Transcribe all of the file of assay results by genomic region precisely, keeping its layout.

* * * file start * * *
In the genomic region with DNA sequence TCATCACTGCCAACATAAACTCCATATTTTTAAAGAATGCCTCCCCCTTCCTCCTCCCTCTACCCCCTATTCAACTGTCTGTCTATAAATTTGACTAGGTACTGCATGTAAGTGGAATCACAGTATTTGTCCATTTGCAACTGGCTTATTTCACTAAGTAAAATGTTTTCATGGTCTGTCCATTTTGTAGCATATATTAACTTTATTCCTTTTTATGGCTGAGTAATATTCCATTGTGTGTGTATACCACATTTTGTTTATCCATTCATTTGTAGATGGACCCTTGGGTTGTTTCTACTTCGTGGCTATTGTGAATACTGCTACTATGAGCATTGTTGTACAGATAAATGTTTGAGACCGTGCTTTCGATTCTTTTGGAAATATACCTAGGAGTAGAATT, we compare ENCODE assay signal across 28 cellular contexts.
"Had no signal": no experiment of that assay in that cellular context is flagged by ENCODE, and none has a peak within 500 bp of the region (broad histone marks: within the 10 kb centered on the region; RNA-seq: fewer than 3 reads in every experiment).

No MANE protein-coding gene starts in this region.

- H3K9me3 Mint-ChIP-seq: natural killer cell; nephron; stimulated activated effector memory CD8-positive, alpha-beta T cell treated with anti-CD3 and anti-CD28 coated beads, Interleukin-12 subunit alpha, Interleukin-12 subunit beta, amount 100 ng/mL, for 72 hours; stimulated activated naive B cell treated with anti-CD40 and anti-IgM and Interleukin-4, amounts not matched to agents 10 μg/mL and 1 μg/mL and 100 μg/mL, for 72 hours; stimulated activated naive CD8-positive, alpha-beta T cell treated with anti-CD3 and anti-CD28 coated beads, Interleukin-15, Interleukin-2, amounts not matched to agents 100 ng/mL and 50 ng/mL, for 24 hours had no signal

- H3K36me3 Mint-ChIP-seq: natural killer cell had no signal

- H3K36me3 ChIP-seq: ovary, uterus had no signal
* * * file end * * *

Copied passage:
In the genomic region with DNA sequence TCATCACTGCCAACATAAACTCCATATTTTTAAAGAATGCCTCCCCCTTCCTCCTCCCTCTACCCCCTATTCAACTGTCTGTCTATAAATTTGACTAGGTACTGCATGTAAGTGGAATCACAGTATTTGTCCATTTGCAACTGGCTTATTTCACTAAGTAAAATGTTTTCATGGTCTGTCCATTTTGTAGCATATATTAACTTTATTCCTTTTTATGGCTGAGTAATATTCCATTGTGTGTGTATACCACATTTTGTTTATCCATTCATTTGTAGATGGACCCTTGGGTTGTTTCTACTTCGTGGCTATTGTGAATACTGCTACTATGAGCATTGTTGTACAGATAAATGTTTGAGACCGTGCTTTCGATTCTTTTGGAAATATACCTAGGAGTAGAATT, we compare ENCODE assay signal across 28 cellular contexts.
"Had no signal": no experiment of that assay in that cellular context is flagged by ENCODE, and none has a peak within 500 bp of the region (broad histone marks: within the 10 kb centered on the region; RNA-seq: fewer than 3 reads in every experiment).

No MANE protein-coding gene starts in this region.

- H3K9me3 Mint-ChIP-seq: natural killer cell; nephron; stimulated activated effector memory CD8-positive, alpha-beta T cell treated with anti-CD3 and anti-CD28 coated beads, Interleukin-12 subunit alpha, Interleukin-12 subunit beta, amount 100 ng/mL, for 72 hours; stimulated activated naive B cell treated with anti-CD40 and anti-IgM and Interleukin-4, amounts not matched to agents 10 μg/mL and 1 μg/mL and 100 μg/mL, for 72 hours; stimulated activated naive CD8-positive, alpha-beta T cell treated with anti-CD3 and anti-CD28 coated beads, Interleukin-15, Interleukin-2, amounts not matched to agents 100 ng/mL and 50 ng/mL, for 24 hours had no signal

- H3K36me3 Mint-ChIP-seq: natural killer cell had no signal

- H3K36me3 ChIP-seq: ovary, uterus had no signal